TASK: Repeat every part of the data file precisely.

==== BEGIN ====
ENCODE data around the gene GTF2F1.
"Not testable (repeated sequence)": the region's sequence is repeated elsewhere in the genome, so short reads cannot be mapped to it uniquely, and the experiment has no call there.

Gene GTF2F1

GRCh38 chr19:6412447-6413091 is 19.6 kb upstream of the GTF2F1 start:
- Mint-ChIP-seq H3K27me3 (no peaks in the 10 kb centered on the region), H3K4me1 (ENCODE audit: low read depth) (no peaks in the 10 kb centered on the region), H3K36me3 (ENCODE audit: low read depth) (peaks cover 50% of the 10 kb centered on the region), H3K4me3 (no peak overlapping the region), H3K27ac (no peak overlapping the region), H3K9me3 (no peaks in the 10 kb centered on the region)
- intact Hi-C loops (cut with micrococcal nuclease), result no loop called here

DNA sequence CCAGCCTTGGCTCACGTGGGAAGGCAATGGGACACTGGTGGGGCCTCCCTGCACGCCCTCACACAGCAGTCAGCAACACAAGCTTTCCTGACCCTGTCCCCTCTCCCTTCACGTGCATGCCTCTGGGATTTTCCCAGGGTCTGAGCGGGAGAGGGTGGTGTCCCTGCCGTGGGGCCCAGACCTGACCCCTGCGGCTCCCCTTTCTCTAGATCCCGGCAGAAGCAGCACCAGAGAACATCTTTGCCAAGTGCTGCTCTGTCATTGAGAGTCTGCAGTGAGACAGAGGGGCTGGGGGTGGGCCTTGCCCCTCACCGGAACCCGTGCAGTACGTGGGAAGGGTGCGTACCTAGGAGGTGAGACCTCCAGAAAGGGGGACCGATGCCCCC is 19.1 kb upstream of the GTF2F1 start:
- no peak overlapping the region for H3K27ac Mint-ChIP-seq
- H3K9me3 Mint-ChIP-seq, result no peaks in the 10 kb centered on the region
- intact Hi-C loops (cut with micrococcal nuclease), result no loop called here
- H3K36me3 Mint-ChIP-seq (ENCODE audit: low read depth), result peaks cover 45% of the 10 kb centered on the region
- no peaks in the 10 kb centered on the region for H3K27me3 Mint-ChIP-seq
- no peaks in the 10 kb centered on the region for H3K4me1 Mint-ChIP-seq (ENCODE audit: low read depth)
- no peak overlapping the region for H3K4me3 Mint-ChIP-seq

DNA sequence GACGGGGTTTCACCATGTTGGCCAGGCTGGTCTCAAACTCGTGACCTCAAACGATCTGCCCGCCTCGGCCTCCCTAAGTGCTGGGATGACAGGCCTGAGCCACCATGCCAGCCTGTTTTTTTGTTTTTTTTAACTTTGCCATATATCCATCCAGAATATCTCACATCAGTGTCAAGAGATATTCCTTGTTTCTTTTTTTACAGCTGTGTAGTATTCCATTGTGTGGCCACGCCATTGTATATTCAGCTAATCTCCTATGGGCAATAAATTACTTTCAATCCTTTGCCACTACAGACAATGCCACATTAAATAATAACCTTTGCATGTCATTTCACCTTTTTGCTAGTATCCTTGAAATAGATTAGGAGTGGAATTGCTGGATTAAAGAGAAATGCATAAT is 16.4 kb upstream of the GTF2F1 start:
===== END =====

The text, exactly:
ENCODE data around the gene GTF2F1.
"Not testable (repeated sequence)": the region's sequence is repeated elsewhere in the genome, so short reads cannot be mapped to it uniquely, and the experiment has no call there.

Gene GTF2F1

GRCh38 chr19:6412447-6413091 is 19.6 kb upstream of the GTF2F1 start:
- Mint-ChIP-seq H3K27me3 (no peaks in the 10 kb centered on the region), H3K4me1 (ENCODE audit: low read depth) (no peaks in the 10 kb centered on the region), H3K36me3 (ENCODE audit: low read depth) (peaks cover 50% of the 10 kb centered on the region), H3K4me3 (no peak overlapping the region), H3K27ac (no peak overlapping the region), H3K9me3 (no peaks in the 10 kb centered on the region)
- intact Hi-C loops (cut with micrococcal nuclease), result no loop called here

DNA sequence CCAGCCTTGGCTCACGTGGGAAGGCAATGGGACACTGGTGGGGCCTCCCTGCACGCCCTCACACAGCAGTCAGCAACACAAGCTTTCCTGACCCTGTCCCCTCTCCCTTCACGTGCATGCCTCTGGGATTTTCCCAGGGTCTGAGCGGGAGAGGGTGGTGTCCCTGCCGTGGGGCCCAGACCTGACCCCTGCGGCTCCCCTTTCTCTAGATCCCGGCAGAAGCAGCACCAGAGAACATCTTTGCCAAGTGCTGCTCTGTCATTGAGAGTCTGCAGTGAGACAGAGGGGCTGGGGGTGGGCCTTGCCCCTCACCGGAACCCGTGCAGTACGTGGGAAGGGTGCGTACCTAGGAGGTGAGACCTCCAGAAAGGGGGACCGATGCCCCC is 19.1 kb upstream of the GTF2F1 start:
- no peak overlapping the region for H3K27ac Mint-ChIP-seq
- H3K9me3 Mint-ChIP-seq, result no peaks in the 10 kb centered on the region
- intact Hi-C loops (cut with micrococcal nuclease), result no loop called here
- H3K36me3 Mint-ChIP-seq (ENCODE audit: low read depth), result peaks cover 45% of the 10 kb centered on the region
- no peaks in the 10 kb centered on the region for H3K27me3 Mint-ChIP-seq
- no peaks in the 10 kb centered on the region for H3K4me1 Mint-ChIP-seq (ENCODE audit: low read depth)
- no peak overlapping the region for H3K4me3 Mint-ChIP-seq

DNA sequence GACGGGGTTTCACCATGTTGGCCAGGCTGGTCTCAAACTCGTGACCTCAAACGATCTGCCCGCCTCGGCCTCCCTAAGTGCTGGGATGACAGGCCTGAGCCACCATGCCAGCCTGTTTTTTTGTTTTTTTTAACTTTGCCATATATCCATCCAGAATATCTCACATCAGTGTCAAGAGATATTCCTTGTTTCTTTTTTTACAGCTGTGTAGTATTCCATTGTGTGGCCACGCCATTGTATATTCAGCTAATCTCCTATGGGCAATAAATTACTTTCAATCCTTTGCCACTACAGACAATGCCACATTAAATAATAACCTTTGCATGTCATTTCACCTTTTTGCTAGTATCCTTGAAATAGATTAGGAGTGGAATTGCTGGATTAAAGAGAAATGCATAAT is 16.4 kb upstream of the GTF2F1 start: